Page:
To challenge the motif of men as background characters; I inlisted the help of two colleagues.
Instead of a beautiful, sunny landscape in paradise with an elegant celebrity sensually consuming chocolate, we see cold and grey urban day with two people in ordinary street clothing. A woman is in the driver’s seat with a man accompanying her in the passenger seat, completely opposite from what we previously saw in the Galaxy chocolate ad where the woman is in the backseat while the man drove. Instead of only seeing a woman enjoy her chocolate, we also see a man enjoying his. One of the stereotypes challenged by this mock ad is that chocolate is always a sexualized object. Shown clearly, both parties are genuinely enjoying their chocolate, not forcing an overly stimulated emotion on top of it. Unlike other stereotypical advertisement images, the woman in this photo is happily enjoying her chocolate, instead of sensually taking a bite while wearing red lipstick and silk surrounds her. Seeing a man enjoying his chocolate not only markets to men who will think “oh if he is enjoying his chocolate with that girl, I can too!” it continues to market to women as well.
In conclusion; if ads were more inclusive, products would in turn be more inclusive. For example, Aerie (the lingerie line by American Eagle), started its campaign “Aerie Real” or #aeriereal. With this, Aerie put an end to retouching and photoshopping of their models leaving in traits that make their models human: unlike other companies that will retouch every freckle and wrinkle until their models are plastic. Their demographic ranges from young women aged 15-21 (6) and these real unretouched women are an inspiration for them to be happy and proud of the body they have. If any of the major chocolate companies out there started advertising with real people; and no, not the “real” people used in car commercials, but actual real live people that go to work every day, cook dinner for their families, and occasionally want a chocolate bar, their ads would be diverse and inclusive to a broader range of individual customers.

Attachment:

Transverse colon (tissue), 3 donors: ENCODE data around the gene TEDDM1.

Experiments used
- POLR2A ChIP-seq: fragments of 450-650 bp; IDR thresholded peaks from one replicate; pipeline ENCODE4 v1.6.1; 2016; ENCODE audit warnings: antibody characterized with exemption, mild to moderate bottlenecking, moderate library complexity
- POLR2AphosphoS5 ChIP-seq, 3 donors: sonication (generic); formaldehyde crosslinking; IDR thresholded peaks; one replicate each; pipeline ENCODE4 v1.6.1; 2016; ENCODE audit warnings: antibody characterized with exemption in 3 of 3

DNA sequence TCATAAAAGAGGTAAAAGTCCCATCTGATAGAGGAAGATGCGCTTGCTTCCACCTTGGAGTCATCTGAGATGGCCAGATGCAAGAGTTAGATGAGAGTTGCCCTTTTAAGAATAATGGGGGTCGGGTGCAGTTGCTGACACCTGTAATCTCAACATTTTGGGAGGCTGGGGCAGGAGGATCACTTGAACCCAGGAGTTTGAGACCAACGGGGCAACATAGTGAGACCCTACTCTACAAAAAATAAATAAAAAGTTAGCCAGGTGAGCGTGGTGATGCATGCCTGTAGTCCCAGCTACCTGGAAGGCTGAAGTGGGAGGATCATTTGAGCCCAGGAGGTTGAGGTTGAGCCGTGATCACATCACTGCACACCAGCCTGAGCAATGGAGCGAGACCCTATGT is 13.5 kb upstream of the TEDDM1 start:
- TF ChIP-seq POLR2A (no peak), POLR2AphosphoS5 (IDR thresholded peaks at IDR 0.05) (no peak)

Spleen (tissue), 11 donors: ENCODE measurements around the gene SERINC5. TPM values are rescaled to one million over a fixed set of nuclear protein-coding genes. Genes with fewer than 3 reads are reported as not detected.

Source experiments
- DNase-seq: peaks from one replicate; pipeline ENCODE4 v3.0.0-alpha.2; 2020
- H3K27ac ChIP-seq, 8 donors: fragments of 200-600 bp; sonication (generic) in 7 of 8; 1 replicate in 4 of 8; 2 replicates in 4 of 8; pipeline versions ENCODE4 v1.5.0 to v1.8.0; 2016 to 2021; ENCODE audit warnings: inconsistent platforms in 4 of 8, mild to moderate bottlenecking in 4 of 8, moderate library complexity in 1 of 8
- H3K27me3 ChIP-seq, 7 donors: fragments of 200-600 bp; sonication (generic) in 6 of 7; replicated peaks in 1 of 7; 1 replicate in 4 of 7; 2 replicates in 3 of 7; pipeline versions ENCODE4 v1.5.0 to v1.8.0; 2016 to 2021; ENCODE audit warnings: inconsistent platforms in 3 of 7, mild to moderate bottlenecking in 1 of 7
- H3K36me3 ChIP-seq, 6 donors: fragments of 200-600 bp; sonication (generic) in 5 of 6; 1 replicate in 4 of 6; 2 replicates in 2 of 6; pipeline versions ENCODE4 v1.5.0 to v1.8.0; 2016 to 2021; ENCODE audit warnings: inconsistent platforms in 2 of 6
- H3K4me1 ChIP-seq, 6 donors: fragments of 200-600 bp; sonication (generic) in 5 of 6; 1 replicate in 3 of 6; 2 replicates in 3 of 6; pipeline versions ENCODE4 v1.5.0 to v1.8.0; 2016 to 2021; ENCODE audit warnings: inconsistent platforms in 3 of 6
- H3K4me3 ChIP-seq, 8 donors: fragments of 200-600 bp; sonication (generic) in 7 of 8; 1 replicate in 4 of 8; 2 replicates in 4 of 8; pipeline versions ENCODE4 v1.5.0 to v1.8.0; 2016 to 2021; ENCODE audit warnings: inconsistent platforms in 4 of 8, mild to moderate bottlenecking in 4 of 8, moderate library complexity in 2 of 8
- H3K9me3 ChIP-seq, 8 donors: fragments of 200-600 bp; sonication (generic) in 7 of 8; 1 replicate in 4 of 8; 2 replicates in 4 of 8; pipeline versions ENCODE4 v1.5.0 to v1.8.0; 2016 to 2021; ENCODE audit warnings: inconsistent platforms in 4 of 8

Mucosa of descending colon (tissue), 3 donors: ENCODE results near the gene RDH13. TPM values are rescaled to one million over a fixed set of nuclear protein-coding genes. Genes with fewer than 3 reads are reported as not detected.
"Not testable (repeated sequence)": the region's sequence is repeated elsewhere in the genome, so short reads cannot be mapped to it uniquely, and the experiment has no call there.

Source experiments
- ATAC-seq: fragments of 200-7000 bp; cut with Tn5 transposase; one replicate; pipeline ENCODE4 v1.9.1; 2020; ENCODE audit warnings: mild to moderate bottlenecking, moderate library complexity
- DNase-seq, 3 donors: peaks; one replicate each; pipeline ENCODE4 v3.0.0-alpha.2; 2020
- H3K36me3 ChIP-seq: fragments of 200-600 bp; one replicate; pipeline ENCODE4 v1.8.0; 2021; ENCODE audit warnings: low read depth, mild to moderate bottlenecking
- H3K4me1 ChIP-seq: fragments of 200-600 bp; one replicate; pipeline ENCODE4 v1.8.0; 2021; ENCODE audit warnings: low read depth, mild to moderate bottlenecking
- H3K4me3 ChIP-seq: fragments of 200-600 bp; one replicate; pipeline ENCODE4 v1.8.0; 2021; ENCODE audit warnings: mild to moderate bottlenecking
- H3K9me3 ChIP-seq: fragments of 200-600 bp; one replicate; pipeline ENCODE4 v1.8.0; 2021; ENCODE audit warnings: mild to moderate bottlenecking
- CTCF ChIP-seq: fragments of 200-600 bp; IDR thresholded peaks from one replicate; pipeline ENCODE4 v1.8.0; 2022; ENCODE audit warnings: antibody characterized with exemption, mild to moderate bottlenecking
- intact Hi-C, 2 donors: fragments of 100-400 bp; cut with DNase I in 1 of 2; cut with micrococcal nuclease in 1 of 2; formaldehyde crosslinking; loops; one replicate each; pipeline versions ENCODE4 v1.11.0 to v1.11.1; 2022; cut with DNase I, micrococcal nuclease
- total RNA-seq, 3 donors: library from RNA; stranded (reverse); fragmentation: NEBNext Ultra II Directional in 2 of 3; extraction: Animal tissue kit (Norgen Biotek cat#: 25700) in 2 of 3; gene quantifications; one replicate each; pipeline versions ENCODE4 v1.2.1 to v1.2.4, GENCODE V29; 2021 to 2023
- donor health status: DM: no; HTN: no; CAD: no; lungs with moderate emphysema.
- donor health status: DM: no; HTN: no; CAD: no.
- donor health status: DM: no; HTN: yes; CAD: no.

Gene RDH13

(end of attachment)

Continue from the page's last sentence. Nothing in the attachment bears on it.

1-3- “Audrey Hepburn: Galaxy Chocolate Commercial” https://www.youtube.com/watch?v=gx9eDoS76LM
2- “How we resurrected Audrey Hepburn(TM) for the Galaxy Chocolate Ad” http://www.theguardian.com/media-network/media-network-blog/2014/oct/08/how-we-made-audrey-hepburn-galaxy-ad
3- “The Secrets Behind Advertising Chocolate to Women and Why it’s about to Change Forever” http://www.stylist.co.uk/life/do-chocolate-firms-target-women-flake-cadburys-sweets-confectionery
4- “Why is Dark Chocolate Good for You? Thank Your Microbes” http://www.scientificamerican.com/article/why-is-dark-chocolate-good-for-you-thank-your-microbes/
5- Aerie Real https://www.ae.com/featured-aeriereal/aerie/s-cat/6890055
6- “Aerie’s Unretouched Ads ‘Challenge Supermodel Standards’ for Young Women” http://www.huffingtonpost.com/2014/01/17/aerie-unretouched-ads-photos_n_4618139.html